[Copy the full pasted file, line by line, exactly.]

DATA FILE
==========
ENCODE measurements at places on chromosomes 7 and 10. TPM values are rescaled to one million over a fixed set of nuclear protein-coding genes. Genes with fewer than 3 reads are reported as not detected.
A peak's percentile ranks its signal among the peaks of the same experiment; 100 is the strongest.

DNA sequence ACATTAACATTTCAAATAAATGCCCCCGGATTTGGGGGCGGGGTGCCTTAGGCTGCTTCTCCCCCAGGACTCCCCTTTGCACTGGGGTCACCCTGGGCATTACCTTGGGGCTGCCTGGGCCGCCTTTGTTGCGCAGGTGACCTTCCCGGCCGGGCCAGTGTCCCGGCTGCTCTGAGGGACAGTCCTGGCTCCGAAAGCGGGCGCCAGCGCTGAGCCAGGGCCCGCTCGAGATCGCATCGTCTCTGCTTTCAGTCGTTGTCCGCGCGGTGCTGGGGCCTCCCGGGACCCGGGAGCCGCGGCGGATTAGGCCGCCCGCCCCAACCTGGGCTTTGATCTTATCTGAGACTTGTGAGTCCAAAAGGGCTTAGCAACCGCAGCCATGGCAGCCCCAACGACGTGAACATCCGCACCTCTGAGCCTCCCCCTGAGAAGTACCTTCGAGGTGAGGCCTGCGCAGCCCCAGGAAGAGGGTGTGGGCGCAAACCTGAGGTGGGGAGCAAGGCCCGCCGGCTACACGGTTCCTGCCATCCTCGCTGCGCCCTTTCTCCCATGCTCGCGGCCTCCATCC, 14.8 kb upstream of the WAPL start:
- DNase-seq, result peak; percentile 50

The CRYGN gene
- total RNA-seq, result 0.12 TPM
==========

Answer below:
ENCODE measurements at places on chromosomes 7 and 10. TPM values are rescaled to one million over a fixed set of nuclear protein-coding genes. Genes with fewer than 3 reads are reported as not detected.
A peak's percentile ranks its signal among the peaks of the same experiment; 100 is the strongest.

DNA sequence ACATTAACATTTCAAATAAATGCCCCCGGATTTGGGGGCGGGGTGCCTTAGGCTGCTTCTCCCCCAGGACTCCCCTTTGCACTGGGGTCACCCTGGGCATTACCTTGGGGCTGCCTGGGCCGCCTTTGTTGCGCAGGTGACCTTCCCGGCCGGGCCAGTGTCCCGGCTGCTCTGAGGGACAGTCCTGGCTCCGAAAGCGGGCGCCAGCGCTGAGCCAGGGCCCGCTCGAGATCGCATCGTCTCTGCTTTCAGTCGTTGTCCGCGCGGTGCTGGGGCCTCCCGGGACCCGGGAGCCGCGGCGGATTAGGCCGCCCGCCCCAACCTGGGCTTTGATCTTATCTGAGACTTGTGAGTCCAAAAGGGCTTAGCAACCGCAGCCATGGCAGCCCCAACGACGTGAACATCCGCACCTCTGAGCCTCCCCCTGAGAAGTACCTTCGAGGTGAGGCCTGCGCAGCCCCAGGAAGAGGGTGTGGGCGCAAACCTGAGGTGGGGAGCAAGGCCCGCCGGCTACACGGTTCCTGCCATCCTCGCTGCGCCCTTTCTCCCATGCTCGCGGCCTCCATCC, 14.8 kb upstream of the WAPL start:
- DNase-seq, result peak; percentile 50

The CRYGN gene
- total RNA-seq, result 0.12 TPM